Kaong or sugar palm is a close relative of coconut, you may want to produce healthy sugar from it.
1. Soak the peanuts in boiled water for 5-10 minutes.
2. Take out from boiled water and place peanuts in basin with tap water. Remove peanut skin.
3. Sun dry the peanuts for 2 days (at least 12 hours).
4. Deep fry in hot cooking oil,150ºC, for 2-3 minutes.
5. Place in cheesecloth to excess remove oil. Cool and sprinkle with refined salt and garlic powder.
6. Pack in clean jars or .003 PP/PE bags.
7. Seal and store.
Some vendors are selling roasted peanuts. They are emphasizing that their product is not deep-fried in oil, roasted instead. Roasted is the real less grease peanut, no sinful cooking oil added. I have never tried it yet however.
Update as of May 7, 2012. I made a new version of less-grease peanut recipe, the pan roasted peanuts. See it after pressing the link.
Banana powder can be used as starch substitute. Try to make some for daily cooking needs. Apply it to any recipe that require cornstarch such as corned beef, siomai, fish balls and banana blossom patties. Try on small amounts to see the outcome and avoid waste.
sodium metabisulfite or sodium erythorbate, the latter is recommended while the first is now discouraged.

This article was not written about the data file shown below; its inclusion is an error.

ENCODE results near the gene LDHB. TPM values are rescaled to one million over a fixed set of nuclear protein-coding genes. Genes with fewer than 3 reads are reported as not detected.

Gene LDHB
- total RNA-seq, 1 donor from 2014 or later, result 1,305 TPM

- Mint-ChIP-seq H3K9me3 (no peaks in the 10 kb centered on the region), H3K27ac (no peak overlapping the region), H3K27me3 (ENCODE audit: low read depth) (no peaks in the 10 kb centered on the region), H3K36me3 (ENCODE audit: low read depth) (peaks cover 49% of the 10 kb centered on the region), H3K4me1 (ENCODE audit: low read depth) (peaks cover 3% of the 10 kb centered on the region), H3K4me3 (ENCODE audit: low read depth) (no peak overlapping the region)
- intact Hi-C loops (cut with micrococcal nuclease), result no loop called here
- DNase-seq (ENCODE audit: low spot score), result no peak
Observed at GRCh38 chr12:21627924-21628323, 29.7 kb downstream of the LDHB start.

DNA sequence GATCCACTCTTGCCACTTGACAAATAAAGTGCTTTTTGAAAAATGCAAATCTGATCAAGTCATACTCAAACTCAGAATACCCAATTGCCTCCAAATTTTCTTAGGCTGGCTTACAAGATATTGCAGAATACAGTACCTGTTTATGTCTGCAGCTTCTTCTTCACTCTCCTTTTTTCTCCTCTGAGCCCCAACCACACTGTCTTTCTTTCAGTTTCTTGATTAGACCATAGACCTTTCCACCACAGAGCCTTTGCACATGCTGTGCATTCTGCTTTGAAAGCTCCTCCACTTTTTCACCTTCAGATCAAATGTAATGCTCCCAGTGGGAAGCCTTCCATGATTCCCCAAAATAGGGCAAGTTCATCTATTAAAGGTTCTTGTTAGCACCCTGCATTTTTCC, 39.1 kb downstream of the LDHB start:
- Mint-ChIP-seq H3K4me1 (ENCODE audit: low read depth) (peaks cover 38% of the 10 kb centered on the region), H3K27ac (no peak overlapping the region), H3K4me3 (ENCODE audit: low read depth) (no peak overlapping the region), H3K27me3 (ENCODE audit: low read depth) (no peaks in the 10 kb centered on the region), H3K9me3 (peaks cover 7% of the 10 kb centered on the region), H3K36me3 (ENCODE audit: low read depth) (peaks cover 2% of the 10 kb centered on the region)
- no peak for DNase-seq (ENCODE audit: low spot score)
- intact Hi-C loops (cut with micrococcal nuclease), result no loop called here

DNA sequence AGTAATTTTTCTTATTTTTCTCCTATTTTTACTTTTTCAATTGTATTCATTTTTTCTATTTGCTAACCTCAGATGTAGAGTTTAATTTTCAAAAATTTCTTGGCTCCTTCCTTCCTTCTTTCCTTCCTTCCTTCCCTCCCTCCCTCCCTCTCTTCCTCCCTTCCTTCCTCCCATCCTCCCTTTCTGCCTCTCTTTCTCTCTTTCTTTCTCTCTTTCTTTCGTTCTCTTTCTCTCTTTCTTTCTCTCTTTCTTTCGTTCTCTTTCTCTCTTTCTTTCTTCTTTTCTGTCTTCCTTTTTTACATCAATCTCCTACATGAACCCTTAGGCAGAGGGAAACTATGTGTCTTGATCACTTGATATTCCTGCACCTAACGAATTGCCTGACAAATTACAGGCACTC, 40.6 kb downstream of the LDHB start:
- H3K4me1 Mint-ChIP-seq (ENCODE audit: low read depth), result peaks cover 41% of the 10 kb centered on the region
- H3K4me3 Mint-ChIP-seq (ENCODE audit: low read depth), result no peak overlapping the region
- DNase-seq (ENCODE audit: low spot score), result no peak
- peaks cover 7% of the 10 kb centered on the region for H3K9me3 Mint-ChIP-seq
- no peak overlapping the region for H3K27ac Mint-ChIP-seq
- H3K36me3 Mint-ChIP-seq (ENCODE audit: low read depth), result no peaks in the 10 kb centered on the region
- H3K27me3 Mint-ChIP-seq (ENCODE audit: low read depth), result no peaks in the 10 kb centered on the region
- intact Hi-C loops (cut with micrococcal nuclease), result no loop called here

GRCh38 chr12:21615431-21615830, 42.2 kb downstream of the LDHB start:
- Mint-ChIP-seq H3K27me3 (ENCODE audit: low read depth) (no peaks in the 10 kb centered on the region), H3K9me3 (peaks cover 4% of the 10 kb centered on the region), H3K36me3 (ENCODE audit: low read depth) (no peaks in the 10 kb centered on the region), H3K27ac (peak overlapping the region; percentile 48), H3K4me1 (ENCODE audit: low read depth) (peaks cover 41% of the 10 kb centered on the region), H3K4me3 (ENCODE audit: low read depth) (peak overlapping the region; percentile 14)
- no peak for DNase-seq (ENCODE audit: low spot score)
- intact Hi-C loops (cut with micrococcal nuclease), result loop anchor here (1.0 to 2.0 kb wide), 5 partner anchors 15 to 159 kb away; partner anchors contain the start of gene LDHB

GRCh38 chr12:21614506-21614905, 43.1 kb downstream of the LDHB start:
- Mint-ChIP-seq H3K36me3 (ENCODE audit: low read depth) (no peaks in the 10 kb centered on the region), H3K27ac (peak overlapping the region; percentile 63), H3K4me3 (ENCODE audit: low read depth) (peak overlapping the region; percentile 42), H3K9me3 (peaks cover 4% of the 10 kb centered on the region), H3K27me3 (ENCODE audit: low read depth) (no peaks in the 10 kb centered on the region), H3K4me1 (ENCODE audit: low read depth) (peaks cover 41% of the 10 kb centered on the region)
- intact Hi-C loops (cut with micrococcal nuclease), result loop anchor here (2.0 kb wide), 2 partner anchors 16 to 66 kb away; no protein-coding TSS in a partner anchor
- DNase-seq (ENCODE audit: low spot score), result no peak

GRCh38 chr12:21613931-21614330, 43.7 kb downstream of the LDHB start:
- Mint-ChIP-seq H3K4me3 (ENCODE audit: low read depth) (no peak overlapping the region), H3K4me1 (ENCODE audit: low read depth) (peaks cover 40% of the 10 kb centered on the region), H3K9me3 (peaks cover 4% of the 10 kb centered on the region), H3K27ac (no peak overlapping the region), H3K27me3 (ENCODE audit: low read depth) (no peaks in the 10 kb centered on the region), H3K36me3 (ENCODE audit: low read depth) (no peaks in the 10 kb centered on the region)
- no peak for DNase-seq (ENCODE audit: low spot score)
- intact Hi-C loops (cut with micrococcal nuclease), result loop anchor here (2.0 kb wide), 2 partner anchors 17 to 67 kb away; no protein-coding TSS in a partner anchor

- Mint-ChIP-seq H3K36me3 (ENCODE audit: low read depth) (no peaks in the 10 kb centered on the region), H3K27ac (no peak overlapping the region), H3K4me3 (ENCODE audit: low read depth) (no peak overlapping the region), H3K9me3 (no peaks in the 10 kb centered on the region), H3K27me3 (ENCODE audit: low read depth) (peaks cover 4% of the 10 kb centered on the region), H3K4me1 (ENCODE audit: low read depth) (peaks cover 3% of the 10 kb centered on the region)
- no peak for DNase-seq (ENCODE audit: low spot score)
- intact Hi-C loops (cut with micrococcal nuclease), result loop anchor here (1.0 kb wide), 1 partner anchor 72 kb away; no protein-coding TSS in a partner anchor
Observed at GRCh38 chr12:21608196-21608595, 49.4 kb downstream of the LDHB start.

Materials and Equipment:
wire trays lined with sinamay or bamboo trays
OPP or PE plastic bags of 0.003 mm thickness, popular bags are now polypropylene, PP
1. All fruits should be mature green. Set aside any ripe banana and use it for other recipe.
2. Wash thoroughly and peel. Force the peel off carefully with a sharp knife. Soak in water and rinse.
3. Cut into thin slices (5-7mm thick). Use a guided knife or a mechanical slicer.
4. Sulphite by dipping in a 2000ppm SO2 solution for 1 minute. Skip this step if product browning does not bother you.
5. Dry the fruit in a single layer at 60-75ºC until hard and brittle, equal to a moisture content of 12%. Sun dry in case oven dryer is not available.
6. Pulverized in waring blender or electric grinder.
7. Packed in tightly sealed container.
Soybeans – ½ kg
Salt solution (18%)- 6 liters or 24 cup
Mold (Aspergillus Oryzae)
Flour – ½ kg
Rice bran – ½ teaspoon
Materials and Equipment:
measuring cups and spoons
wide mouth jars
sterilized glass jars with new caps
1. Clean, wash and soak soybeans overnight. Drain well. Put soybeans in a casserole and cook until soft. Cook soybeans in a pressure cooker (15-lb pressure) for one hour or cook until tender. Mix soybeans and flour thoroughly. Sprinkle rice bran with molds (three days old) over the mixture and mix well. Spread mixture 1-2 inches thick in a tray. Cover with clean cloth or paper and allow the molds to grow. Stir occasionally.
2. After 3-4 days, transfer the mixture to a container with salt solution. Cover the container with paper or cloth and shake well. Set aside for one month. Stir once in a while. Strain the mixture through cheesecloth. Transfer to a sterilized bottle and cover. Pasteurize and store.
Source: Great Flavor of Soybean. Book Series No. 155/1996. Philippine Council for Agriculture, Forestry and Natural Resources Research and Development.